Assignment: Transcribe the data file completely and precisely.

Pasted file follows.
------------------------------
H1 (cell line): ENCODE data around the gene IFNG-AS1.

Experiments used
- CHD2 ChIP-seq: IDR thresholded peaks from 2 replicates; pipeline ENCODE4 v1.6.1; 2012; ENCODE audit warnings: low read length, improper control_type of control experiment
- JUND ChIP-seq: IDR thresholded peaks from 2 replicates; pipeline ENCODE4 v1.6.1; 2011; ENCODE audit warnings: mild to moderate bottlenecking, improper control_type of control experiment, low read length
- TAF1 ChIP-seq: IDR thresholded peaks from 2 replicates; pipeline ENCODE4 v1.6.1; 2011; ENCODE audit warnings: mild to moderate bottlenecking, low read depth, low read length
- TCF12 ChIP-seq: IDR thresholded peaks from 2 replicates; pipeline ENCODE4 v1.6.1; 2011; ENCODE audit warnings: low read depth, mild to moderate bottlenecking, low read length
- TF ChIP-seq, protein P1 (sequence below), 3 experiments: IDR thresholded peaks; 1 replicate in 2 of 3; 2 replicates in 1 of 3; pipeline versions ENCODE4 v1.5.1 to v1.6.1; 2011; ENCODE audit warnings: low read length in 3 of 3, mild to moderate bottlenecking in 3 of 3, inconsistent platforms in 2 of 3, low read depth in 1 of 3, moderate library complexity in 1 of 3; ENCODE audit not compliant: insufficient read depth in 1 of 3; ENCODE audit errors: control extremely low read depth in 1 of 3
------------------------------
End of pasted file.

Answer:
H1 (cell line): ENCODE data around the gene IFNG-AS1.

Experiments used
- CHD2 ChIP-seq: IDR thresholded peaks from 2 replicates; pipeline ENCODE4 v1.6.1; 2012; ENCODE audit warnings: low read length, improper control_type of control experiment
- JUND ChIP-seq: IDR thresholded peaks from 2 replicates; pipeline ENCODE4 v1.6.1; 2011; ENCODE audit warnings: mild to moderate bottlenecking, improper control_type of control experiment, low read length
- TAF1 ChIP-seq: IDR thresholded peaks from 2 replicates; pipeline ENCODE4 v1.6.1; 2011; ENCODE audit warnings: mild to moderate bottlenecking, low read depth, low read length
- TCF12 ChIP-seq: IDR thresholded peaks from 2 replicates; pipeline ENCODE4 v1.6.1; 2011; ENCODE audit warnings: low read depth, mild to moderate bottlenecking, low read length
- TF ChIP-seq, protein P1 (sequence below), 3 experiments: IDR thresholded peaks; 1 replicate in 2 of 3; 2 replicates in 1 of 3; pipeline versions ENCODE4 v1.5.1 to v1.6.1; 2011; ENCODE audit warnings: low read length in 3 of 3, mild to moderate bottlenecking in 3 of 3, inconsistent platforms in 2 of 3, low read depth in 1 of 3, moderate library complexity in 1 of 3; ENCODE audit not compliant: insufficient read depth in 1 of 3; ENCODE audit errors: control extremely low read depth in 1 of 3